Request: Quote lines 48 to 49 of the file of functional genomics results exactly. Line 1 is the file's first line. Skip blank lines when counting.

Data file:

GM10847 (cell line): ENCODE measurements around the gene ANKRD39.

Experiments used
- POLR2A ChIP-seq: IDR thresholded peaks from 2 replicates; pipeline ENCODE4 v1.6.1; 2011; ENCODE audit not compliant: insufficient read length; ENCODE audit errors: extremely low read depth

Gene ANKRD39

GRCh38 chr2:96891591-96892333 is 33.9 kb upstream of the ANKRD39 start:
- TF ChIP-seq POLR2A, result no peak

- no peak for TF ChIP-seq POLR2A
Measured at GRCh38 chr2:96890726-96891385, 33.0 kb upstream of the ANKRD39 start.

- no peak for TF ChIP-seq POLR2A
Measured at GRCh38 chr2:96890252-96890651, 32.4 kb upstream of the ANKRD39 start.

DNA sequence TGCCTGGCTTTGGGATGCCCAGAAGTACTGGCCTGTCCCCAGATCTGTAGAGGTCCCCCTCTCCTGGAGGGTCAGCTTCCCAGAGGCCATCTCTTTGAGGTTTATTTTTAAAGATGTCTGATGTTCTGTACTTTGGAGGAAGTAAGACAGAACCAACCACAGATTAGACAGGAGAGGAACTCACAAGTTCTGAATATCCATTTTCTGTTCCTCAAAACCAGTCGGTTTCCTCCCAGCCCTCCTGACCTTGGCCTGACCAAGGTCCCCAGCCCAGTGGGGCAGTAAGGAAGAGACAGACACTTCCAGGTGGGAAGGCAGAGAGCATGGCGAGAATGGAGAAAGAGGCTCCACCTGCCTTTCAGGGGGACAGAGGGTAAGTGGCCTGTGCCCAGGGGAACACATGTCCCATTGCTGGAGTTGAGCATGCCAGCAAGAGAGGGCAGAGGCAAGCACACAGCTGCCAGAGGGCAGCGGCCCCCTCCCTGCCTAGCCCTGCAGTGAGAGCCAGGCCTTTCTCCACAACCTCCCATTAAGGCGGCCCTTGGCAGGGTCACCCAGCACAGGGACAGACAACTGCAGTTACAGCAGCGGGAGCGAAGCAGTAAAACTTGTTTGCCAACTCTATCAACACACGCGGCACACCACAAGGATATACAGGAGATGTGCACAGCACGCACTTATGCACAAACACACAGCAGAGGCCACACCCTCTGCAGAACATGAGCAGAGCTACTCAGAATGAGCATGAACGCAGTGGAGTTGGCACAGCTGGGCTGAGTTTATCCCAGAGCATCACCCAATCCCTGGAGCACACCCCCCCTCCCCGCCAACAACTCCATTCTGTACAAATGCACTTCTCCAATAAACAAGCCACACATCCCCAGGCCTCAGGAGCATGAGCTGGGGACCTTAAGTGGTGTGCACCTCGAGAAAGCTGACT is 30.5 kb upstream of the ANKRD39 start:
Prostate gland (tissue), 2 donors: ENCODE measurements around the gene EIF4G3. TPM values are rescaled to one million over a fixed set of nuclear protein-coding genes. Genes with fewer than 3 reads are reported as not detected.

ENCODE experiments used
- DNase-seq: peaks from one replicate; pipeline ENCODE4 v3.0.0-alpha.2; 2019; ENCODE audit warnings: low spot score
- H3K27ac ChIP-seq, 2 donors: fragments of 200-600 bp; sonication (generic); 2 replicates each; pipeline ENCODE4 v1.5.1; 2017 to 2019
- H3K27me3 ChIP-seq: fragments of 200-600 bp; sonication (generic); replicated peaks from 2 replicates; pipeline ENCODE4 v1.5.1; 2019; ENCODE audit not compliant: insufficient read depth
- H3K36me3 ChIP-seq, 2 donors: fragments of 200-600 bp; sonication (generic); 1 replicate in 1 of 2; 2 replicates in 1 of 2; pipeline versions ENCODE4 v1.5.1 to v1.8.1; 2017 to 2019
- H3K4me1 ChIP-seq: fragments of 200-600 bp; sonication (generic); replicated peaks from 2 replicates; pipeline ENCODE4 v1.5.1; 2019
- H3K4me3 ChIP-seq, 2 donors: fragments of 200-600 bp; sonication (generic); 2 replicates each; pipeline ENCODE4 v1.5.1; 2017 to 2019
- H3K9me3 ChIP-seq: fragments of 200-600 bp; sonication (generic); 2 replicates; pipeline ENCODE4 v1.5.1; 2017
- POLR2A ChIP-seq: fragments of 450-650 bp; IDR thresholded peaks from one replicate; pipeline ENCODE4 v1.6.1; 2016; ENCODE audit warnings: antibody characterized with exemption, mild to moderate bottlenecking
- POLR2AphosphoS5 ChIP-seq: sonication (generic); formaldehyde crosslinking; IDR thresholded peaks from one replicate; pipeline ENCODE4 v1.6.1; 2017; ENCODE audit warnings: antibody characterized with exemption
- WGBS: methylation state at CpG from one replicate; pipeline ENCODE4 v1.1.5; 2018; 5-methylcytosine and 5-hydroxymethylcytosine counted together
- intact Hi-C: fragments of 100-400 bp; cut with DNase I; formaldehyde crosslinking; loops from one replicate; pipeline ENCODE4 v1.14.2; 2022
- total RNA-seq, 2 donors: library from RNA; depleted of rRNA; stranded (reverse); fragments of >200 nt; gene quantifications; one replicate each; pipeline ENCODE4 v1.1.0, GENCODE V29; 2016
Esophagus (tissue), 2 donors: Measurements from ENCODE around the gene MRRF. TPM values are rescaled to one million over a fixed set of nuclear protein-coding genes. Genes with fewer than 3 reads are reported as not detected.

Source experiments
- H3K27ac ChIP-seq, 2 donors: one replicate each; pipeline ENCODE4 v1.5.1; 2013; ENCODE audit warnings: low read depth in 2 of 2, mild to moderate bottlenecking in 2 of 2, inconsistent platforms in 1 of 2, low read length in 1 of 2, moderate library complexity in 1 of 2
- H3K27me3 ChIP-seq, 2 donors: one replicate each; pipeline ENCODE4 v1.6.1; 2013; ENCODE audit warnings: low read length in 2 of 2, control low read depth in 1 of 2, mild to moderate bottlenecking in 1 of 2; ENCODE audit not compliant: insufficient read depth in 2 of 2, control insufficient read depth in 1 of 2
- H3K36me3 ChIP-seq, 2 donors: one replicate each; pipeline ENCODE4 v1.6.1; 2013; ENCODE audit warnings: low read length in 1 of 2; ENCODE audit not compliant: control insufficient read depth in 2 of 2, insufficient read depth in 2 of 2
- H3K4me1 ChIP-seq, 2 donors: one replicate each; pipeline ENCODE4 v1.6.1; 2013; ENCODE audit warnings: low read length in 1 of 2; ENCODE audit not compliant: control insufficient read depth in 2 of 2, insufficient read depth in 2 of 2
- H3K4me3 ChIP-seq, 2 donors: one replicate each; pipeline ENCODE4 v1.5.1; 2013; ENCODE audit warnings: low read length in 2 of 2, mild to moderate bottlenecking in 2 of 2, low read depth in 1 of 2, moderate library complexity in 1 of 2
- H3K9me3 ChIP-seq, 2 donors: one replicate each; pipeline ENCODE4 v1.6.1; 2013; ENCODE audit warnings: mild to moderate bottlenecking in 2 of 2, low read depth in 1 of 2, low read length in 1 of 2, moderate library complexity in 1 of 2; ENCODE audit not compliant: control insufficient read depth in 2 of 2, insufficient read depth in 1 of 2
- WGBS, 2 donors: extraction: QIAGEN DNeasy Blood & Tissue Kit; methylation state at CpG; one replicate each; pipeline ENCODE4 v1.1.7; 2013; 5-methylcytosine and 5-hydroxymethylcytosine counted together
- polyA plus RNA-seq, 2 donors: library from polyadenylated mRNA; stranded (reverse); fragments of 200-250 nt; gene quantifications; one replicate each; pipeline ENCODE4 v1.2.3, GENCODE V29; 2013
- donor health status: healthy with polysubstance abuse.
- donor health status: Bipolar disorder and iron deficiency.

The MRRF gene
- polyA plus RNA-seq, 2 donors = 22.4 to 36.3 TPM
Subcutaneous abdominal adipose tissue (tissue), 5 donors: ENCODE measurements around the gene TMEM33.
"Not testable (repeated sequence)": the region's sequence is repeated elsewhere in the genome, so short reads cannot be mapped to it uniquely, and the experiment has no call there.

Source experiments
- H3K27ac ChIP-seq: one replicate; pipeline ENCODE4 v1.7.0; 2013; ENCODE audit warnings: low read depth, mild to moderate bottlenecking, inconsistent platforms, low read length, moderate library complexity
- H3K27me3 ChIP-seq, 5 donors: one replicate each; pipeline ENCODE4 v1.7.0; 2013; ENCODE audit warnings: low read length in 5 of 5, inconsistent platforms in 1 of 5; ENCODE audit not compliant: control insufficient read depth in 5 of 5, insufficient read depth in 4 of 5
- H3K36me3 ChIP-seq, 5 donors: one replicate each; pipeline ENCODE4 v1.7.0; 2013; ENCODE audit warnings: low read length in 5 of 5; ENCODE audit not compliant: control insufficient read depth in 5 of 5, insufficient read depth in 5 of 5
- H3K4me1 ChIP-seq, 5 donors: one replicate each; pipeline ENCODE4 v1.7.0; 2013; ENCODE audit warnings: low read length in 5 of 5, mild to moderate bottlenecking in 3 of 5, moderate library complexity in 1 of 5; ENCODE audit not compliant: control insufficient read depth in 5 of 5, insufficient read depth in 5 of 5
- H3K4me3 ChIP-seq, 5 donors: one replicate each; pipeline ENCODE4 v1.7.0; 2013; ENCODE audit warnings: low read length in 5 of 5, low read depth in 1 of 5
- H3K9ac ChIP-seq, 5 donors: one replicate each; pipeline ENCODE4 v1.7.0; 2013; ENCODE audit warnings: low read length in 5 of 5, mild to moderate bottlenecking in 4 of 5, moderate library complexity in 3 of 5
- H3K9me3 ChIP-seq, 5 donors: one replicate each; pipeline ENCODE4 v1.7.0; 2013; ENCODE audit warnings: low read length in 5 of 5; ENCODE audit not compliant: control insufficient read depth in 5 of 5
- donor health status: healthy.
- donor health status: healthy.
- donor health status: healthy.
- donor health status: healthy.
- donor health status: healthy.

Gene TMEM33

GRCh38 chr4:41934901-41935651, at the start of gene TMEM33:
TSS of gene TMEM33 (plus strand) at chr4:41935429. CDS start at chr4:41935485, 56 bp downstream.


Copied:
- H3K9ac ChIP-seq, 5 donors: one replicate each; pipeline ENCODE4 v1.7.0; 2013; ENCODE audit warnings: low read length in 5 of 5, mild to moderate bottlenecking in 4 of 5, moderate library complexity in 3 of 5
- H3K9me3 ChIP-seq, 5 donors: one replicate each; pipeline ENCODE4 v1.7.0; 2013; ENCODE audit warnings: low read length in 5 of 5; ENCODE audit not compliant: control insufficient read depth in 5 of 5